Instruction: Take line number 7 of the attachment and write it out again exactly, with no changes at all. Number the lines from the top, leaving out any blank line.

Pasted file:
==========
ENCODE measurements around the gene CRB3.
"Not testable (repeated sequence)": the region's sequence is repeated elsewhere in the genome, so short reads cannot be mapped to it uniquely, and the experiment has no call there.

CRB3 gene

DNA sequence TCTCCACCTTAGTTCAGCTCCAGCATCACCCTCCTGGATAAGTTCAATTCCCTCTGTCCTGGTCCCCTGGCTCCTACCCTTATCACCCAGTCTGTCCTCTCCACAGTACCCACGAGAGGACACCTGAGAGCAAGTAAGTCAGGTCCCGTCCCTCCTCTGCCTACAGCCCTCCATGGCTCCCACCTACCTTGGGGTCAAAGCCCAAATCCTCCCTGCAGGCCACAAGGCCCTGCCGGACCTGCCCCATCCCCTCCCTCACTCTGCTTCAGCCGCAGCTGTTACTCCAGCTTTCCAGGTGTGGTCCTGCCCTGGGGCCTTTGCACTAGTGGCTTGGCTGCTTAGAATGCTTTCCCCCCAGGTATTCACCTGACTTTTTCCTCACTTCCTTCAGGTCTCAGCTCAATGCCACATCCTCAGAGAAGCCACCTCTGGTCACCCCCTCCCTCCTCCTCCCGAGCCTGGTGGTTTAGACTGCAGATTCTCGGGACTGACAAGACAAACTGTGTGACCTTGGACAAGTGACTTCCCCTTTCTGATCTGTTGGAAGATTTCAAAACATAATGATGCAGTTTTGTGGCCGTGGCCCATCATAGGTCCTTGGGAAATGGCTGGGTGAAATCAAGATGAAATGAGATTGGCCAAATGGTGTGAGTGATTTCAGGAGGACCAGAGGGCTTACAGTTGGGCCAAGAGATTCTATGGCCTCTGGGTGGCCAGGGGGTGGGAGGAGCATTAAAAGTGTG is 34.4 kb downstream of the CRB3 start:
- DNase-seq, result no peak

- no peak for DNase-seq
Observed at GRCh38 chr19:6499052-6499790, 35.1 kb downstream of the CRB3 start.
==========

Observed at GRCh38 chr19:6499052-6499790, 35.1 kb downstream of the CRB3 start.